3. correction, the dean of the SFS is Carol Lancaster, James Reardon-Anderson is an associate dean

  4. @vox,
    The post states, “The current dean, Carol Lancaster, [...],” and later, “…currently James Reardon-Anderson, dean of the undergraduate program…”
    Reardon-Anderson is the dean in charge of the BSFS program, while Lancaster is dean of the entire SFS (both BSFS and MSFS). It’s not really necessary to use the term associate dean when specifying that they are in charge of a certain program because it is implied that they are not the dean of the school.

  5. SFSers are weird as hell. Advice: Stay away at all costs.

  6. Jim R-A is no longer in charge of BSFS:

    From: SFS Dean
    Subject: Message from the Dean
    To: sfsdean@georgetown.edu

    Dear SFS Faculty and Staff:

    I am pleased to announce two new appointments in the Dean’s Office:

    Effective July 1, Associate Dean Mitch Kaneda will serve as Director of
    the BSFS Program. Mitch is well known to and appreciated by all of us
    as an outstanding teacher, student adviser, academic administrator and
    colleague. I am delighted that Mitch has agreed to take on these new
    responsibilities and look forward to his leadership of the School’s
    flagship undergraduate program.

    Effective August 23, Jennifer Windsor will join the SFS as Associate
    Dean for Programs. Since 2001, Jennifer has been Executive Director of
    Freedom House. Before then, she served as Deputy Assistant
    Administrator of the U.S. Agency for International Development (USAID)
    and as foreign policy adviser to the late Senator Daniel Patrick
    Moynihan. Jennifer is a graduate of Harvard (B.A.) and Princeton (M.A.)
    Universities, and has taught as an Adjunct Professor at Georgetown
    University, and written and spoken widely on the development of
    democracy around the world. For further information, attached find
    Jennifer’s resume.

    When we reconvene in the fall, I will take the opportunity to introduce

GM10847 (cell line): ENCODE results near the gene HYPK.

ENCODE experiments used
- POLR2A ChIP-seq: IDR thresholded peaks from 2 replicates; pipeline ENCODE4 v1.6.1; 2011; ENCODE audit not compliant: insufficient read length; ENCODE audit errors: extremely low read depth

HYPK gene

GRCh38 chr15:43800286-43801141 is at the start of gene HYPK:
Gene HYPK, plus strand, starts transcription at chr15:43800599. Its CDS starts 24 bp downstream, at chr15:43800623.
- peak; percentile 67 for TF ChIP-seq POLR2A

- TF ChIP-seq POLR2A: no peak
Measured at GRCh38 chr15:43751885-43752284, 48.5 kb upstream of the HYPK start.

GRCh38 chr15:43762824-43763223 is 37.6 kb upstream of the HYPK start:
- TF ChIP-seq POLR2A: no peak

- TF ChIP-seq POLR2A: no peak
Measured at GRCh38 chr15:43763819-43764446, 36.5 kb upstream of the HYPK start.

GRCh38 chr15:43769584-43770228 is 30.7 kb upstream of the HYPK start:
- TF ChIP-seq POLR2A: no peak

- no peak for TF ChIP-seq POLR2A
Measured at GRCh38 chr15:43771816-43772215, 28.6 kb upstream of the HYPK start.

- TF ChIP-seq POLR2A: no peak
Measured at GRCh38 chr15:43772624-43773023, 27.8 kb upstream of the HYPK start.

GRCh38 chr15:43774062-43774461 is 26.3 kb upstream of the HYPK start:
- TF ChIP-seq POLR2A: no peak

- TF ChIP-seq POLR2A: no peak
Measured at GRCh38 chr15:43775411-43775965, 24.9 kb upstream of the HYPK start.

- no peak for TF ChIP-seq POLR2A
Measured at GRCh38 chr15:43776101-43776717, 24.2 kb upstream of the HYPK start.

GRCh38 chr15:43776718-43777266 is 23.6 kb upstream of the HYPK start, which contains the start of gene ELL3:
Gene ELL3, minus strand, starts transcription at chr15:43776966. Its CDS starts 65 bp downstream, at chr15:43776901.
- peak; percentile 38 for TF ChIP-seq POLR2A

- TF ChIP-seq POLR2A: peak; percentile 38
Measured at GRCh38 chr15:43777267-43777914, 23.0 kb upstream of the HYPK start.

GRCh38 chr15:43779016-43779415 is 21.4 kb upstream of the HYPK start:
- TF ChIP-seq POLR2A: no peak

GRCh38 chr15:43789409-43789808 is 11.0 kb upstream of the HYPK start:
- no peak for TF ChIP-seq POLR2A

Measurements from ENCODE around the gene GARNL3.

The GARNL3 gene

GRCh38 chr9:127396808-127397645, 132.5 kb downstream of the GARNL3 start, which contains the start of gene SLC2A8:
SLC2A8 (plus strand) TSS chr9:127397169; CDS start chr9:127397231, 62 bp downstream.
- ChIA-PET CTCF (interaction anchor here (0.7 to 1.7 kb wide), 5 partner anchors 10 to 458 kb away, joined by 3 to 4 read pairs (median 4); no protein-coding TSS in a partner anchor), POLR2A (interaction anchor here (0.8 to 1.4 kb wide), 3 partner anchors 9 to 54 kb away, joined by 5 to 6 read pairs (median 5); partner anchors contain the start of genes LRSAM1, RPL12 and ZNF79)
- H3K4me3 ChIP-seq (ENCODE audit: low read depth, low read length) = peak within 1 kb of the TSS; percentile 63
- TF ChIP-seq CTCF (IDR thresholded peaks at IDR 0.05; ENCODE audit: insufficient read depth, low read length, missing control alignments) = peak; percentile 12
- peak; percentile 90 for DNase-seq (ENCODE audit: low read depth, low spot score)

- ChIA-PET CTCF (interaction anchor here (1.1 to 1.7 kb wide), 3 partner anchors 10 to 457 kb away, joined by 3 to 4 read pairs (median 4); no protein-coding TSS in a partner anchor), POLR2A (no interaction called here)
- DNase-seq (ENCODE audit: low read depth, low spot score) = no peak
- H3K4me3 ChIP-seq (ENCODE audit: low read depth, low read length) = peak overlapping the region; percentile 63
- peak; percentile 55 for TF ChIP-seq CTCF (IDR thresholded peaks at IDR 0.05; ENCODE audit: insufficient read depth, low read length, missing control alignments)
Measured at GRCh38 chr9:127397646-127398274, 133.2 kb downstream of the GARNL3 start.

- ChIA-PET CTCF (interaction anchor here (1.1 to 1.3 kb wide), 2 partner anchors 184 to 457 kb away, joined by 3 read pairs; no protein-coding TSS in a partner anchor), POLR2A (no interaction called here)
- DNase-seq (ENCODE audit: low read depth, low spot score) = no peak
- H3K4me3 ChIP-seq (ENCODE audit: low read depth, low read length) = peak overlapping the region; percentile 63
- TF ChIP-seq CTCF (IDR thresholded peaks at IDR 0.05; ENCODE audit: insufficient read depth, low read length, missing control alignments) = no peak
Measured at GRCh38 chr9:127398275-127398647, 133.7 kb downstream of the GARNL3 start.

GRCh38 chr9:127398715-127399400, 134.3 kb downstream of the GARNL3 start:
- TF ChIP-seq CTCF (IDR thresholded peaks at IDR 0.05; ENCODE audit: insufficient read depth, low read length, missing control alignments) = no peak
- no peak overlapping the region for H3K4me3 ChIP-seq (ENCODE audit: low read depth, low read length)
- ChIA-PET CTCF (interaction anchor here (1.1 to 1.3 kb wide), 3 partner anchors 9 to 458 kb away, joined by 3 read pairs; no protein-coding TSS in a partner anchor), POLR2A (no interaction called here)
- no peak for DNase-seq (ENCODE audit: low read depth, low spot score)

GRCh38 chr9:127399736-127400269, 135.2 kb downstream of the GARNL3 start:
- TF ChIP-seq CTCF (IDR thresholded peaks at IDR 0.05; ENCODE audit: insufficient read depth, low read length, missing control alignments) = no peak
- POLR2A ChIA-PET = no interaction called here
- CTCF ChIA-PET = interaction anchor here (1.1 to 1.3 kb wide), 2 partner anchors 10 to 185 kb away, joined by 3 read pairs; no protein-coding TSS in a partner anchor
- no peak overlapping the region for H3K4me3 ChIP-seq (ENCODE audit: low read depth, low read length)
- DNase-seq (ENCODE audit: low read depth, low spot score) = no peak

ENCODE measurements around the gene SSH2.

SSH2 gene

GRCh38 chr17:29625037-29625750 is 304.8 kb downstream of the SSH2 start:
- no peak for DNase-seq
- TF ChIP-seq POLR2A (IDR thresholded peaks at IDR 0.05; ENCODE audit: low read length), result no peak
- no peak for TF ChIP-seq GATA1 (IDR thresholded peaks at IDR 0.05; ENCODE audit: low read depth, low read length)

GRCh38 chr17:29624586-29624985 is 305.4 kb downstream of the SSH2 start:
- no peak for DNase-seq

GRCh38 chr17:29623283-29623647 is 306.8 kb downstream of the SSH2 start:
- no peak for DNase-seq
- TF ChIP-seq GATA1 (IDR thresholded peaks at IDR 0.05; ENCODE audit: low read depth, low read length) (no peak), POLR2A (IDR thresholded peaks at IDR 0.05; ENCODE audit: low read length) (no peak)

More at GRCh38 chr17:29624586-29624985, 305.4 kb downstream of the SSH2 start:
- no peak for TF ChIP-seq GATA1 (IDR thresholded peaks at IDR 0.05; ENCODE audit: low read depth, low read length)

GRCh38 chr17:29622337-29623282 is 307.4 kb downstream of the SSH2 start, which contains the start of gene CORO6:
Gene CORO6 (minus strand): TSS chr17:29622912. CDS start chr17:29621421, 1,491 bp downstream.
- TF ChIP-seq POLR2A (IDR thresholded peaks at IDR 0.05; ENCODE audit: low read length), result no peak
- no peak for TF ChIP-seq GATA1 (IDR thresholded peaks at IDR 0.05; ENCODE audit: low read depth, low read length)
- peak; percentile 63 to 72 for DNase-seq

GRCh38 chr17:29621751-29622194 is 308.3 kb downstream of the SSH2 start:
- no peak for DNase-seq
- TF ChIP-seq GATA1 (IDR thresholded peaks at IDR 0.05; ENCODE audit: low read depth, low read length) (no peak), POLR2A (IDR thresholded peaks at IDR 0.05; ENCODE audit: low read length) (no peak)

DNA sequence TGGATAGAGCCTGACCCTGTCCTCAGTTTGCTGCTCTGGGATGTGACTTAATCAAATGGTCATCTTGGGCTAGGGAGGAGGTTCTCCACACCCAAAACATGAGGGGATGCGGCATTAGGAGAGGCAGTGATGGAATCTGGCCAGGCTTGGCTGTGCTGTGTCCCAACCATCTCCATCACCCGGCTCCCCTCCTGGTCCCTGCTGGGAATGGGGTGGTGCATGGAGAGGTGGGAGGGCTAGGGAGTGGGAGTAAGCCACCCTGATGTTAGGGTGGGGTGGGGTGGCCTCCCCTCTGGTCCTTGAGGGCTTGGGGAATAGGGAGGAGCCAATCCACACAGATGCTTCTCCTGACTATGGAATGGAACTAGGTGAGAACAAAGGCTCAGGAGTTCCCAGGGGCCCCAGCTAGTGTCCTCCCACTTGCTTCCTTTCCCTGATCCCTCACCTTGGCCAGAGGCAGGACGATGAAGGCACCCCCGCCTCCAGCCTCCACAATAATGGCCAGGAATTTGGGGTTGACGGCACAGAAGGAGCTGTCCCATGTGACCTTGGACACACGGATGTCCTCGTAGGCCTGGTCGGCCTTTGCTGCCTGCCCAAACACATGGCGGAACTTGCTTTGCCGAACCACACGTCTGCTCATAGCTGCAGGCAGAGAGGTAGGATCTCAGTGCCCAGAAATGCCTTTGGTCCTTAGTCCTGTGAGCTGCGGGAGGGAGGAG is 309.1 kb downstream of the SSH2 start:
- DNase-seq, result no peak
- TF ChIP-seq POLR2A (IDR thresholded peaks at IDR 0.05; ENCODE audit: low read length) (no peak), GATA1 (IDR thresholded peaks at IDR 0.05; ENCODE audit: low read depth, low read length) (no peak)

Mitch and Jennifer to you in their new roles. Until then, I want to say
    how pleased I am to welcome Jennifer to Georgetown and recognize Mitch
    for all he has done and will do for the School.

    Have a nice summer,

    Carol

  7. lol@Ron Mexico. I think Vox also missed out on something about the SFS: it’s students are extremely passionate about their areas of interest. It’s amazing how much outside reading/research people do on their own time. I’m continually amazed by the level of passion within the SFS student body. That’s its strongest asset.

  8. What common sense is trying to say is that SFS students are easily the nerdiest.

  9. To correct any misimpressions in the above comments, Prof. James Reardon-Anderson is now the Senior Associate Dean in SFS, overseeing all curricular programs, academic appointments and finance. He will be the acting dean when I am out of the office.

    We are all glad he is here.

    Carol Lancaster
    Dean, SFS

  10. To be fair to the SFS it gets its bad rap (or its perception as super nerdy) from a few people. I for one know that a decent percentage of SFS kids are really chill and not freaks who choose to do tons of research that is unnecessary. I am in the SFS but i wouldn’t say im ridiculously passionate about international affairs and the kids who are overly so get REALLY annoying.

  11. Common sense almost got it right: most SFS students are incredibly passionate–about themselves. About how they know the capital of Eritrea (or used to freshman year), about how the former president of Poland just dropped by their class, about their incredible ability to sound smart (read: blather on) in class when they didn’t even do the readings, etc. etc.

    The truth: map is not that impressive when you forget everything days later and just because you got a C in econ doesn’t mean that there’s a problem with econ, it probably means you have a problem with econ. And most people don’t care about how much you know about South American electoral systems, however much you want to talk about it.

    As a small disclaimer: some of my best friends at Georgetown are in the SFS and they don’t fit the description above. Unforunately, they’re the exception, not the rule.

  12. Pingback: Vox Populi » SFS shakeup: Kaneda replaced Reardon-Anderson as head of undergrad program

  13. it is commonly mistaken that the SFS students are the most nerdy students on campus. needless to say, they’re not. in fact the nerdiest ones and the ones who aspire to be the evil lords of the world (muhahaha) are most often found in the college – government and/or history (latin and phylosophy to lesser extend) majors. P.S. they’re also the most annoying ones. SFS students are just interested in international issues and if anything aspire to work in the State department or the foreign ministries of their respective countries.

  14. Carol Lancaster is generous in victory, like any member of her house, the Caesari.